Boston University Photojournalists Reflect On Marathon Mayhem

A slideshow of the students' coverage is on the Boston University News Service Web site.
A slideshow of the students' coverage is on the Boston University News Service Web site.

By Saba Hamedy

BOSTON, MA (April 26, 2013) – “If I don’t go to the action and shoot it, then who will?”

This is what photojournalist and Boston University senior Michael Cummo asked himself moments after a news flash notified the world about a bomb set off at the Boston Marathon. 

While most people ran far from the finish line, journalists – including B.U. students – ran toward it.

For them, it was a matter of instinct.

“You are human before a photographer but there is nothing you could have done to stop what happened,” said Scott Eisen, also a B.U. senior. “Your job as a journalist is to keep documenting it.”

“It kind of hit me that I’m a perfectly capable talented photographer and I’m in the city of Boston and it’s my responsibility to be out there as a journalist,” added graduate student Billie Weiss. 

Although Weiss considers himself a sports photographer, on Monday he set the label aside to join fellow journalists at Copley Square.

“It doesn’t matter if you are a sports photographer or a news photographer or a portrait photographer, when something like this happens if you are a photographer,” Weiss said. “You have to be there.”

Weiss and Cummo, who intern for the Red Sox, left Fenway Park upon hearing the news and went to as close as the scene as they possibly could.

In their case, this meant the 31st floor of the Westin Copley Hotel. 

They didn’t have keys. They didn’t have a room. They didn’t have press access. All they had was their journalistic motivation. 

With this drive, they decided to knock on doors until someone agreed to let them in.

“Eventually, two nice ladies finally did,” Cummo said. “They offered us shrimp cocktails and took photos of us taking photos.”

“The scene, the panic and the chaos didn’t affect me. If anything, it motivated me and gave me adrenaline,” he added.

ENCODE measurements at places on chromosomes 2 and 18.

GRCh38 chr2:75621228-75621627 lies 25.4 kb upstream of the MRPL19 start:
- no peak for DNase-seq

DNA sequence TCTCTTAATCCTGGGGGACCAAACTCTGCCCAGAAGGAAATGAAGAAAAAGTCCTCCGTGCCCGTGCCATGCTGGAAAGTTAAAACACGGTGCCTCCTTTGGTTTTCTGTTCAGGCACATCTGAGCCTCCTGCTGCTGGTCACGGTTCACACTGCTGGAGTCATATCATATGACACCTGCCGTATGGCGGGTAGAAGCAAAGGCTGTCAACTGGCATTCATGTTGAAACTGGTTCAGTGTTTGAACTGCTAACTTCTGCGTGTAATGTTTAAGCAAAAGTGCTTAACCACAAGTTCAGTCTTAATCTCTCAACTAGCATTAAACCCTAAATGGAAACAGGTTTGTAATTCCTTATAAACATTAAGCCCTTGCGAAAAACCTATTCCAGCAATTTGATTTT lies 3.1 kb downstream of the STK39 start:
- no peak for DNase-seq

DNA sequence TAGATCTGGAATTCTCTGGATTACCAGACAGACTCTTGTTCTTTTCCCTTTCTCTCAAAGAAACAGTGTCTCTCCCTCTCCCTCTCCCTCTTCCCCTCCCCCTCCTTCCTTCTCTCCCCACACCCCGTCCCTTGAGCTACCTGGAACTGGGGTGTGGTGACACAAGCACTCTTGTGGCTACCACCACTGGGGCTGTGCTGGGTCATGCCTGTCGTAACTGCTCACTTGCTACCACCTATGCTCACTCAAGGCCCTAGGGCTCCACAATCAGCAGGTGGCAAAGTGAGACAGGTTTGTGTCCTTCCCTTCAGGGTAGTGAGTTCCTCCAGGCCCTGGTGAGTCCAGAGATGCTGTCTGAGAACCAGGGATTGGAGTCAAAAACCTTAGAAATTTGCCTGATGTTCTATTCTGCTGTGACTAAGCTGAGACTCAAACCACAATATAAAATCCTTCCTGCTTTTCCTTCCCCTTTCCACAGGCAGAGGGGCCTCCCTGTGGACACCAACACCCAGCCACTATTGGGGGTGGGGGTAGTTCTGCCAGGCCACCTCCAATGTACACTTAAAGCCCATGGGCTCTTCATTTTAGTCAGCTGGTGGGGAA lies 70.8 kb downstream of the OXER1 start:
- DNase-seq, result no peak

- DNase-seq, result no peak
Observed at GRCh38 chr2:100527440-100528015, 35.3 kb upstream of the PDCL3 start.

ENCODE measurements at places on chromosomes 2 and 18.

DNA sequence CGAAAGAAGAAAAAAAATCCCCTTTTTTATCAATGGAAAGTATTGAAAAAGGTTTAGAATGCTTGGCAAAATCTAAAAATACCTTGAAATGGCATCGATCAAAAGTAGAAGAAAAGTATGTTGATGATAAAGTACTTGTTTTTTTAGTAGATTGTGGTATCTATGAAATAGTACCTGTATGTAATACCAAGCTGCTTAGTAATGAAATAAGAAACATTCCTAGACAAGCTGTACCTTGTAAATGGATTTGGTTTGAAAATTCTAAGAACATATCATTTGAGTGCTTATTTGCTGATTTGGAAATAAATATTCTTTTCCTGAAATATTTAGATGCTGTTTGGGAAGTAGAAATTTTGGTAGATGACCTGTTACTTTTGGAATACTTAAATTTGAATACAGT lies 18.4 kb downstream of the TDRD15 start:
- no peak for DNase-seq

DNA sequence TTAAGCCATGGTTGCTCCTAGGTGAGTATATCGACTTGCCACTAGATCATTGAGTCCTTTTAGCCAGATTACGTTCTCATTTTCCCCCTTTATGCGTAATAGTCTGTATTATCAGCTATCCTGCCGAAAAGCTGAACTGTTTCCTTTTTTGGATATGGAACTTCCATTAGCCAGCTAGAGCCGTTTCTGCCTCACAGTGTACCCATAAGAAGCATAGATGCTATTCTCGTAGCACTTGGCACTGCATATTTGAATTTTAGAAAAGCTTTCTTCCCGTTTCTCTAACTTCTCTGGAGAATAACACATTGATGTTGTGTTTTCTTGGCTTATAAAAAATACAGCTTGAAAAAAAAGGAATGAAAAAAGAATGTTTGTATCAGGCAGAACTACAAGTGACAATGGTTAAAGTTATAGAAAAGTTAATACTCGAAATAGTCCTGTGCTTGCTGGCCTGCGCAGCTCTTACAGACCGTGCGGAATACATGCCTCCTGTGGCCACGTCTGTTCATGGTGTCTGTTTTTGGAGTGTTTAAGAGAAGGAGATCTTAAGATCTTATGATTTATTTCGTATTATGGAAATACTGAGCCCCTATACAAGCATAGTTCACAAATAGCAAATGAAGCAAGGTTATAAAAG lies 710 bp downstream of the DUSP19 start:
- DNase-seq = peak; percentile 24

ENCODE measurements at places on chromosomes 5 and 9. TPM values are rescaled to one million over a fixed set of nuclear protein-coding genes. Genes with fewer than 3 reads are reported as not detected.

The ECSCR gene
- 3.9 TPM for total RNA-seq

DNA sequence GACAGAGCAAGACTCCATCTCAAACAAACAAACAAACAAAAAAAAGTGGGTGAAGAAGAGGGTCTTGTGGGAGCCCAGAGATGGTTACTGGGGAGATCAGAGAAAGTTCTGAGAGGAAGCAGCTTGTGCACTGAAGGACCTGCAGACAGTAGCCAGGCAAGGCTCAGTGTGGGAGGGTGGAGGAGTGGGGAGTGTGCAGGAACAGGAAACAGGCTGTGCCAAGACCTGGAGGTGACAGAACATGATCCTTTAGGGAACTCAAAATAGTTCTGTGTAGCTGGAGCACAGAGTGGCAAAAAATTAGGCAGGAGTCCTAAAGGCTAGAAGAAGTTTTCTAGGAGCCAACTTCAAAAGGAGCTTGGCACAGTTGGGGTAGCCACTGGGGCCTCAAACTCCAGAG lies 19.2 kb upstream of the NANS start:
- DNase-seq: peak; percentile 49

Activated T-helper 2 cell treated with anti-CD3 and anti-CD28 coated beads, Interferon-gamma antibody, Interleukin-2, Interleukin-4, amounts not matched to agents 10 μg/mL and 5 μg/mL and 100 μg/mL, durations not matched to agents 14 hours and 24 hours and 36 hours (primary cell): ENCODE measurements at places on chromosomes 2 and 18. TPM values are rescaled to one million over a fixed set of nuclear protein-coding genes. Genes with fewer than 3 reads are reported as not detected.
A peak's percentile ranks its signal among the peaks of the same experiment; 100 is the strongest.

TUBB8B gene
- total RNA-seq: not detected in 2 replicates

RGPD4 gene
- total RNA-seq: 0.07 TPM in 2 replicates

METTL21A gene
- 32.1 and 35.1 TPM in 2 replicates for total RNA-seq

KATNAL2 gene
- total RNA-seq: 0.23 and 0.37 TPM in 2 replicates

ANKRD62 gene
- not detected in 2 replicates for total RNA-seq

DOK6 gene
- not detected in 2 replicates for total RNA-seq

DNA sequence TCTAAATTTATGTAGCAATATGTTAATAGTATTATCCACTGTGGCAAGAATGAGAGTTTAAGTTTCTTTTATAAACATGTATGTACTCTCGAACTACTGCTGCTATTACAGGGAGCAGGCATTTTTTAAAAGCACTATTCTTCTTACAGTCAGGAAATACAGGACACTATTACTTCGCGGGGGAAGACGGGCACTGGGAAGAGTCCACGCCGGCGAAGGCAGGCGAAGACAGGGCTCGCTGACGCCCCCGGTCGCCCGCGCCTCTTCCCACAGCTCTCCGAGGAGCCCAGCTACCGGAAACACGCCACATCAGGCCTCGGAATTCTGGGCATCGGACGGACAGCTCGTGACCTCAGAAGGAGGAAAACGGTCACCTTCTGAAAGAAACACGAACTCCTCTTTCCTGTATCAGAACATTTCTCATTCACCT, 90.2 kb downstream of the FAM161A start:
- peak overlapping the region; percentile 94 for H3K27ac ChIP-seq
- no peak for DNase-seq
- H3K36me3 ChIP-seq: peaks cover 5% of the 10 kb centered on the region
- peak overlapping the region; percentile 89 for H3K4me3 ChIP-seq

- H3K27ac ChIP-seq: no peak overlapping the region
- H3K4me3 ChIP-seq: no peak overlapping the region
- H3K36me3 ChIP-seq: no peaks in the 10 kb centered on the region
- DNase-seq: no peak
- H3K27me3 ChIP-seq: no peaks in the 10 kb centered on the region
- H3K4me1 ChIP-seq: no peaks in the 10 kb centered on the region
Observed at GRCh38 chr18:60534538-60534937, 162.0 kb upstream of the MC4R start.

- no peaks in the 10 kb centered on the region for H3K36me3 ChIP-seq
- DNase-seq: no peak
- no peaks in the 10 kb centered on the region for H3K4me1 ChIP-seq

But taking photographs of tragedies is far from easy.

For Eisen, in order to manage one’s emotions while capturing such incidents, it’s important to function “not being a robot.” 

“You need to feel emotion,” Eisen said. “But you need to channel it into how you take pictures, because when other people look at them hopefully they will feel the emotion you put into it, especially if it’s something traumatic.”

Eisen has experience shooting everything from murders to car accidents. 

“It gets to you, but you sort of become desensitized,” he said. “It’s healthy to be upset about it. You just have to be willing to talk about how you feel and don’t hold it in.” 

Cummo echoed similar sentiments, noting that a support system is necessary when digesting the aftermath.

“This is our home, this is where we live, and someone attacked us - no matter what, at the end of the day we are going to be shaken up, and that’s normal,” he said. 

“Shock and trauma like this is kind of like love – it can last however long you want it to, but it can also suck. Someone has to run into the place no one has to be, and we are fortunately and unfortunately those people.”

B.U. photojournalists’ work was featured in everything from campus media outlets, such as B.U. News Service and The Daily Free Press, to national news outlets, such as Reuters.